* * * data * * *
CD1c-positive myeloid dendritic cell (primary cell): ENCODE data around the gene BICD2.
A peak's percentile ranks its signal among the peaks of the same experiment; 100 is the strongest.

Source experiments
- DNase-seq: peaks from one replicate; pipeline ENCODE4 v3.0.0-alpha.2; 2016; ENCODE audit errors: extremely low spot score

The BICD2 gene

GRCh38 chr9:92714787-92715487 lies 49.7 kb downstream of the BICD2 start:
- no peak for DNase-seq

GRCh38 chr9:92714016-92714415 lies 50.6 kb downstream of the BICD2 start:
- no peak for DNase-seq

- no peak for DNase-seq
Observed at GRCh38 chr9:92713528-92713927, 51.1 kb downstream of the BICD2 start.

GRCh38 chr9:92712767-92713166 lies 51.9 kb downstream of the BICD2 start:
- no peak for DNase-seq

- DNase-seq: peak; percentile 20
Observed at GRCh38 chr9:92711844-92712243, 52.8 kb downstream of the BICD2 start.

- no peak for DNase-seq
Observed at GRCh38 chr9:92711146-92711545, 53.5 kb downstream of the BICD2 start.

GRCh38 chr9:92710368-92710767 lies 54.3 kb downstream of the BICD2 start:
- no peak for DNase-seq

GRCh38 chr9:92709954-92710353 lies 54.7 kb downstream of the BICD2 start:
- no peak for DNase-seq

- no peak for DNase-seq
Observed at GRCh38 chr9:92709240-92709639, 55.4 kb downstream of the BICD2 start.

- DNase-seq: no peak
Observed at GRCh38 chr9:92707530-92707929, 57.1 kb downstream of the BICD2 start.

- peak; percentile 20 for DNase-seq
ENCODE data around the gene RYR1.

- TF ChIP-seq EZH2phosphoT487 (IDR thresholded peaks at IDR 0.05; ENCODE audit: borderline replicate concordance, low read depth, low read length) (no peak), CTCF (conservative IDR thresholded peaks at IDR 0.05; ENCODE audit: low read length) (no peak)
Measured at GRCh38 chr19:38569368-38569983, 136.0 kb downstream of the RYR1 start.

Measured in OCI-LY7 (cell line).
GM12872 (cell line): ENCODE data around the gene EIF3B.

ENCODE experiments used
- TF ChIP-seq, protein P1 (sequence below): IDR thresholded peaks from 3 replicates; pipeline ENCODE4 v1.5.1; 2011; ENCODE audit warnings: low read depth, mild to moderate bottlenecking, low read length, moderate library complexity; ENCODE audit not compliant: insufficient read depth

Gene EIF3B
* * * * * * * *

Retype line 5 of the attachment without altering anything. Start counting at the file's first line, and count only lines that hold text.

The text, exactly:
The BICD2 gene